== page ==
I have a weird guilt thing going on lately: I’ve been in Japan for over a year and a half and somehow I am not 100% fluent in Japanese.

That sentence is about half joking.  I have seen native Japanese speakers take out their pocket dictionaries to look up words or kanji that THEY don’t know in their own language, so I am comfortable in the knowledge that the is no such thing as 100% fluent. I do sometimes feel like I should just be… BETTER at this than where I am.

I can manage the life basics: I am conversationally proficient in getting groceries, navigating to places, ordering at restaurants, and talking to people on the street about the giant dog at the end of my leash.  But because that covers about 90% of my life here, I haven’t pushed beyond that.  I’ve been sort of stagnating at that level for longer than I’m comfortable with.  

I study at least an hour a day, but recently my anxiety has been rearing it’s ugly little head every second I’m not parked in front of my notebooks with a highlighter, sneering in an ugly little voice; 
“why aren’t you studying right now?

I mean, I needed to do laundry so we have clean clothes to we-“but you could be studying.”
Yeah, I just needed to get dinner toget-“it’s your fault you’re not fluent”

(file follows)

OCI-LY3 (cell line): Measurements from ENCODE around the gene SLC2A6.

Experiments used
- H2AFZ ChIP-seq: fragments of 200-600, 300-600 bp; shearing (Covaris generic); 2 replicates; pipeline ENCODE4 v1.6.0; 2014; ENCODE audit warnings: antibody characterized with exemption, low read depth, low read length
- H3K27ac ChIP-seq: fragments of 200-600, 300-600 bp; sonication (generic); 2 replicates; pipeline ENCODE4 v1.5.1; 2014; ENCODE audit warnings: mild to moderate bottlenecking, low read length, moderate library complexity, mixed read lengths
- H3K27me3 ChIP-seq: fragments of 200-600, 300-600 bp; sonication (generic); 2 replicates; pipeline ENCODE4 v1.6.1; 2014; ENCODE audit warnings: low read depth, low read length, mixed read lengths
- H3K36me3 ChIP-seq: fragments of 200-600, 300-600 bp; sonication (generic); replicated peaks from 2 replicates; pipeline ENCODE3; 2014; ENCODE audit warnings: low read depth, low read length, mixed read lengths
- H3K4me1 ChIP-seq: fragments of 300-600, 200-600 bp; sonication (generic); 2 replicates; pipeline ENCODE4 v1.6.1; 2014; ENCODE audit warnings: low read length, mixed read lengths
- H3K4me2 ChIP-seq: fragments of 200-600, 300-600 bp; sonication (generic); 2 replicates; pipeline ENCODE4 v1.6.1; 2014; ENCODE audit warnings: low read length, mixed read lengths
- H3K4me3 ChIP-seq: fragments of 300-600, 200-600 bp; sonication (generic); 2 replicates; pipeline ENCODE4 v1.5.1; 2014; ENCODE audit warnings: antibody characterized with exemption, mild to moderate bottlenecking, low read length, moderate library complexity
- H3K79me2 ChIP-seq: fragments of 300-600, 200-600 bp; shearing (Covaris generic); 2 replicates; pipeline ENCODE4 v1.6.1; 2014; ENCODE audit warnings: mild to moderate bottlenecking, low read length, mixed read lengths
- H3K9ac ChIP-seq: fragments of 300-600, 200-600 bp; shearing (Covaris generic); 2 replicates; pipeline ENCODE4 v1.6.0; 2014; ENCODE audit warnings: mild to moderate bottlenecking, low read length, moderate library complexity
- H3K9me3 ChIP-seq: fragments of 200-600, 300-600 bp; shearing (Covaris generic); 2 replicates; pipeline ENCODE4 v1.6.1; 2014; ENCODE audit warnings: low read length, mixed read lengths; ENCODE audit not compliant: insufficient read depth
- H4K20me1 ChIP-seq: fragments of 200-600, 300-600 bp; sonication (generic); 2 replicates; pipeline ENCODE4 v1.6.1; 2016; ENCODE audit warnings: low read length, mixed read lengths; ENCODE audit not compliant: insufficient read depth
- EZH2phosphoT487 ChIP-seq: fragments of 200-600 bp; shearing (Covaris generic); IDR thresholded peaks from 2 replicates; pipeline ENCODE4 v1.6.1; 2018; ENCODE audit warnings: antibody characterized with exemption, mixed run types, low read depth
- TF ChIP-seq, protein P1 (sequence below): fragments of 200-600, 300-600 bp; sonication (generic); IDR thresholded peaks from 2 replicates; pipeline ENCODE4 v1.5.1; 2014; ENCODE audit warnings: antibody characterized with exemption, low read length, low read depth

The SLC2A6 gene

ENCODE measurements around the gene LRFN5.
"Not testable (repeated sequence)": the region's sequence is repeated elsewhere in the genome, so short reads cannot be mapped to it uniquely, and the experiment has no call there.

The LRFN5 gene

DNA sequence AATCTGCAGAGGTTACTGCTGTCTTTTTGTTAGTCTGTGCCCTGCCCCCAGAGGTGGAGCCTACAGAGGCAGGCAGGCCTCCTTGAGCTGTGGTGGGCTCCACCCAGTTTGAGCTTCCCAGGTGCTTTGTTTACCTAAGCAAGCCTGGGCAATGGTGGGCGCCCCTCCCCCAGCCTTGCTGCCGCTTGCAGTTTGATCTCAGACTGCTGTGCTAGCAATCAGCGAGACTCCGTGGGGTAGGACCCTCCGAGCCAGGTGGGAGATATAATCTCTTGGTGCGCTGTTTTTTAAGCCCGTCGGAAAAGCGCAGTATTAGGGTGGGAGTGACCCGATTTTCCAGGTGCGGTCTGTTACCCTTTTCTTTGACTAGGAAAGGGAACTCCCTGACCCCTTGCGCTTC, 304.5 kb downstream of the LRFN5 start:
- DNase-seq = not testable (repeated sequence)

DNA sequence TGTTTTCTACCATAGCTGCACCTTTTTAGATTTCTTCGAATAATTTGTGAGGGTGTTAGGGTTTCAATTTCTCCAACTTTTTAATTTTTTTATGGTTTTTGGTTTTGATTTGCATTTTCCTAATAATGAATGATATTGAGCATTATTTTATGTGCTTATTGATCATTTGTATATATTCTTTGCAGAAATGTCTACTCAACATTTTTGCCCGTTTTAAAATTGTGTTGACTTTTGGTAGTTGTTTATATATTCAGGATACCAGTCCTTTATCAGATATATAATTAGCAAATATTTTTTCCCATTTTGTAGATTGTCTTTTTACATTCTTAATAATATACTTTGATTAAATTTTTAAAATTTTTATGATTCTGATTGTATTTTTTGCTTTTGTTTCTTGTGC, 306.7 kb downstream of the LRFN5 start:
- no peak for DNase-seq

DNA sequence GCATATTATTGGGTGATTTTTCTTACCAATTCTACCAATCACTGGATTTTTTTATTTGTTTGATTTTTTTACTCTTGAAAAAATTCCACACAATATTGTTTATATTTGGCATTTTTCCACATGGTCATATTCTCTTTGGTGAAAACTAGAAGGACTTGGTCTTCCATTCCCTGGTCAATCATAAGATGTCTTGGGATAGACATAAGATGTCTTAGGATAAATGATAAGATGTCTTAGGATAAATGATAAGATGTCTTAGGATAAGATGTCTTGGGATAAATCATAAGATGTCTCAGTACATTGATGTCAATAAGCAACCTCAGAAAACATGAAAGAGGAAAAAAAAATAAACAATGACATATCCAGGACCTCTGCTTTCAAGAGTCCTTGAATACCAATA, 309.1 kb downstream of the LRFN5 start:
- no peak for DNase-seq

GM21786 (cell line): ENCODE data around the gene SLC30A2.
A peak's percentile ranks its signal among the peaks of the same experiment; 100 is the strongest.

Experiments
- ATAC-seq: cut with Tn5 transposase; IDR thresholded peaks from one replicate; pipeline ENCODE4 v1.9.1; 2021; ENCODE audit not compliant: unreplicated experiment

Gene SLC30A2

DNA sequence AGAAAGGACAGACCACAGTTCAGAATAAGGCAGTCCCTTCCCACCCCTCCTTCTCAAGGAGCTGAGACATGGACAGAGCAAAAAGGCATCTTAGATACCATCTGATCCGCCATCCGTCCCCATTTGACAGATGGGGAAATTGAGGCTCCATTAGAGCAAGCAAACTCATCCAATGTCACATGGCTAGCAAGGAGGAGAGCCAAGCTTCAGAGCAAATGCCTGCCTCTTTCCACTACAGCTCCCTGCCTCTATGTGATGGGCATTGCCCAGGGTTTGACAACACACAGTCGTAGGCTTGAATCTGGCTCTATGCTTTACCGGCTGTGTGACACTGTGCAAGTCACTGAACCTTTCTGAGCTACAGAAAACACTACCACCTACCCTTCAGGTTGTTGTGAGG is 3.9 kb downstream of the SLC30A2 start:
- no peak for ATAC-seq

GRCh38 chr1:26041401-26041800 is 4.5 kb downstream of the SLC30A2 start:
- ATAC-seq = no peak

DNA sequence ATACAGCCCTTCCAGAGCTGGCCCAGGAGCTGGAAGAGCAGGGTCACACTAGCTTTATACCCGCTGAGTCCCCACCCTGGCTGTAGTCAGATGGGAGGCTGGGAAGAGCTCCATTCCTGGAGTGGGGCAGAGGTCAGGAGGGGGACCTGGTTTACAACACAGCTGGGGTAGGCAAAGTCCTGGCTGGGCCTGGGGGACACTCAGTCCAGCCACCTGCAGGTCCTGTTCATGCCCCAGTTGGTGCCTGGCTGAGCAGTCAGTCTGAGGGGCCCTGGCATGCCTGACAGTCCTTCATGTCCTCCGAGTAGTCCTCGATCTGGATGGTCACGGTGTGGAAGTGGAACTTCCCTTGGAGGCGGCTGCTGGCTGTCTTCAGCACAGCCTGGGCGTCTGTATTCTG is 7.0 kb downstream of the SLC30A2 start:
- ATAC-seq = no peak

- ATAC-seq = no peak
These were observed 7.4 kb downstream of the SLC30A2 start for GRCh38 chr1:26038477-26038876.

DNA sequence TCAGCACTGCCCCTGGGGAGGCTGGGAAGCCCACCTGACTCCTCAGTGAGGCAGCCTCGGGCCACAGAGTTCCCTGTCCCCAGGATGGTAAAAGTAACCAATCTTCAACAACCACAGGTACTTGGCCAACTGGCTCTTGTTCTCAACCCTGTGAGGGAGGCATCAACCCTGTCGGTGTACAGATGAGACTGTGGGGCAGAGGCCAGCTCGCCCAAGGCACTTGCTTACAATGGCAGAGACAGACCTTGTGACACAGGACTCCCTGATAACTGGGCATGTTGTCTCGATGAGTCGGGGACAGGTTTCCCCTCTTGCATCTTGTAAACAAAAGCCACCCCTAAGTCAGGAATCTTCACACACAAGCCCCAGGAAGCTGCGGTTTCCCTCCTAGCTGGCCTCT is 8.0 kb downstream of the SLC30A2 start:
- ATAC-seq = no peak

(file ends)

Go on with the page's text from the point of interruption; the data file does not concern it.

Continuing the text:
Sure, except if I don’t walk Mac he’ll go craz-this is why we can’t have nice things!”

right except then I put up vocab flashcards in front of the toilet so there is no escape.

This feeling is worse when I’m doing things which aren’t vital chores.  Like say, doodling silly comics about my anxiety, or painting my finger nails.  

My current solution to curb the anxious little monster on my back is to make a point of turning Japanese subtitles on while watching Netflix for "reading practice” (which I admittedly mostly ignore). 

OR, better actual solution, watching Japanese television shows, to practice my listening skills.  If’n you have access to Netflix and want to also pretend you’re being productive in learning Japanese as you indulge some silly media… allow me to share my current faves.

  • Yokai Watch

Easily the most popular kid’s show in Japan right now, Yokai watch is like… pokemon, but with ghosts.  Watch out, America, my understanding is that it’s coming to the US soon, and it’s gonna be big.  There are no English subtitles on the Japanese netflix seasons of Yokai Watch, but the plots are easy enough to follow along without needing to read.  
Basically this kid, Keta, has a watch which allows him to communicate with ghosts, and once he’s befriended a ghost, the watch allows him to call upon them for help in his every day life.